We conducted a systematic review investigating body fat distribution in older adults and its association with morbidity and mortality. Our search yielded 2702 citations. Following three levels of screening, 25 studies were selected to evaluate the association between body fat distribution and comorbidity, and 17 studies were used in the mortality analysis. Most of the selected studies in our analyses used anthropometric measures, e.g., body mass index (BMI), waist circumference, and waist-hip ratio; relatively few studies used direct measures, such as body fat/lean mass, and percentage body fat. Studies reported inconsistent findings regarding the strongest predictor(s) of morbidity and mortality. However, the majority of studies suggested that BMI per se was not the most appropriate predictor of morbidity and mortality in the elderly because of its inability to discern or detect age-related body fat redistribution. In addition, studies using BMI found that the optimal BMI range for the lowest mortality in the elderly was overweight (25 kg/m 2 ≤ BMI < 30 kg/m 2) or mildly obese (30 kg/m 2 ≤ BMI < 35 kg/m 2). Our findings suggest that the current clinical guidelines, recommending that overweight and obesity are major risk factors for increased morbidity and mortality are not applicable to this population. Therefore, the central message of this review is to advise the government to establish new guidelines specifically for this population, using a combination of body fat distribution measurements, and to certify that these guidelines will not be applied to inappropriate populations.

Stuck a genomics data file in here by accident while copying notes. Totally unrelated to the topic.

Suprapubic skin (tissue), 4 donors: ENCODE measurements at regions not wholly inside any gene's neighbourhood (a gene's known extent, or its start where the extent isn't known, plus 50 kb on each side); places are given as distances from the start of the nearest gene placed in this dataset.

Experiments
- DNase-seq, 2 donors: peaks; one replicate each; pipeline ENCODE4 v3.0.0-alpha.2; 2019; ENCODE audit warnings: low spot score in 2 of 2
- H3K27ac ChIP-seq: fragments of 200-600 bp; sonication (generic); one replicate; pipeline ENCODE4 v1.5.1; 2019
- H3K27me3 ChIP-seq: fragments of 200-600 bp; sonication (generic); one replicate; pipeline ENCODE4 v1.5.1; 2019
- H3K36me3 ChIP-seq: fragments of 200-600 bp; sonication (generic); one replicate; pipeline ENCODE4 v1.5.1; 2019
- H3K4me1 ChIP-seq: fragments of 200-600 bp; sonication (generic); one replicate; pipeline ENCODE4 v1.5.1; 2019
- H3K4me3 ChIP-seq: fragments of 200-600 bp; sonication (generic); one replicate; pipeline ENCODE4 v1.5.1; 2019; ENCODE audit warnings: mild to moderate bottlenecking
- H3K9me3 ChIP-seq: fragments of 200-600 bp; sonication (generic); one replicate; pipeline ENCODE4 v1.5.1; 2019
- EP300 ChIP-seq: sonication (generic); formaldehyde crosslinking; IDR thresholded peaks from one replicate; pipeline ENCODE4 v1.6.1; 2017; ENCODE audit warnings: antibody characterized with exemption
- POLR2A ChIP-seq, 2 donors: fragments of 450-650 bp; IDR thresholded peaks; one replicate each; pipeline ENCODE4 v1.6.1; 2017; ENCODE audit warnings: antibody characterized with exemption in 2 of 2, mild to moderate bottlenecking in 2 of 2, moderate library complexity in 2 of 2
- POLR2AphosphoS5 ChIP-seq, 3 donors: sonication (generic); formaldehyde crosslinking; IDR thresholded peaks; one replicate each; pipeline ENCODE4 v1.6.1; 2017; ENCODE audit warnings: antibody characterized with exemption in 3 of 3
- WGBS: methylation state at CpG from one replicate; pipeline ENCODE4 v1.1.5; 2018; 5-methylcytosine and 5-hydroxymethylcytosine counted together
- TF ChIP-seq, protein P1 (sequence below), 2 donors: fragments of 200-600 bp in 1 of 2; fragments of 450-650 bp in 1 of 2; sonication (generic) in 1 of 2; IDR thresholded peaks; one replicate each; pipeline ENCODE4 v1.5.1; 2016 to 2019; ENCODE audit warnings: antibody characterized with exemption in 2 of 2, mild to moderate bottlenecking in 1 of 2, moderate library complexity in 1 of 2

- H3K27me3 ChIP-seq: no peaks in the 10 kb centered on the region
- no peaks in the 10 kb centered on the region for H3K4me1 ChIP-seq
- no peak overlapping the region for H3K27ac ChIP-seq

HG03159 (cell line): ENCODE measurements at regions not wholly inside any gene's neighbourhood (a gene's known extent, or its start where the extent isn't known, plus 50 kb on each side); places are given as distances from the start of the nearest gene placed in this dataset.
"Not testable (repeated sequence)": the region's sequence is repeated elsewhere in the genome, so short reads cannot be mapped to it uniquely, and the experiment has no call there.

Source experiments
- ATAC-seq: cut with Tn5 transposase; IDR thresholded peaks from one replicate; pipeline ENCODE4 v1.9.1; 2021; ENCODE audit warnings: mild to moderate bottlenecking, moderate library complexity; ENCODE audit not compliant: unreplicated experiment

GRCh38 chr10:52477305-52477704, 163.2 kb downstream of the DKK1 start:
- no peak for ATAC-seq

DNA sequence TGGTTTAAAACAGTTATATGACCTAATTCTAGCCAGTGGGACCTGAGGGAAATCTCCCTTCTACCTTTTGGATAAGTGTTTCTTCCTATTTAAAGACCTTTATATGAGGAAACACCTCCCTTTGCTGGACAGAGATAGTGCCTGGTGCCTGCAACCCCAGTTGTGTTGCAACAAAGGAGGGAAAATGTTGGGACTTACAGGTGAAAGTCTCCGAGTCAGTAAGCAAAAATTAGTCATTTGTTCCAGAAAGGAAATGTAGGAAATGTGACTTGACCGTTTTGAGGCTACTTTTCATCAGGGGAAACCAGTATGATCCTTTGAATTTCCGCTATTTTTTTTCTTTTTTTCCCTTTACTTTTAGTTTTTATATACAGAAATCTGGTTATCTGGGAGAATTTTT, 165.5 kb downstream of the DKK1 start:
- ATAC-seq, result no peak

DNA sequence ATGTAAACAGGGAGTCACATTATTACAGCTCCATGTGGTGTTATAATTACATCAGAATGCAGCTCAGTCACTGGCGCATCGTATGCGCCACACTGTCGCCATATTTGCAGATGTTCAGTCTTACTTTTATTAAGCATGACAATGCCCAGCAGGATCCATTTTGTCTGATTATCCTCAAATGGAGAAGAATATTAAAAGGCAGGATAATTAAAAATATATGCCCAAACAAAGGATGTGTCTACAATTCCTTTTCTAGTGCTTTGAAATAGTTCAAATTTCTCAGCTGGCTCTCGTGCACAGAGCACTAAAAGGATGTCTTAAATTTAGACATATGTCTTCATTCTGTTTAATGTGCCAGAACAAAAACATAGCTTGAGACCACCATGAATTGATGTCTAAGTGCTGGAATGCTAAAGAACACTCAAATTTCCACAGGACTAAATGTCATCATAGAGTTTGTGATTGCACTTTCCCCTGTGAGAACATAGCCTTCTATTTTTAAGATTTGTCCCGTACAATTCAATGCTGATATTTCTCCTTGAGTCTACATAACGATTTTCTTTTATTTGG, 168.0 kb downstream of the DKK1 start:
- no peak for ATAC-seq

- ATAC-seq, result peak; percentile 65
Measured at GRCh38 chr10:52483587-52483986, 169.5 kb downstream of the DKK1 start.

Original languageEnglish
Pages (from-to)175-191
Number of pages17
Issue number3
StatePublished - Jul 2012


  • Body fat distribution
  • Central obesity
  • Elderly
  • Morbidity
  • Mortality
  • Visceral fat


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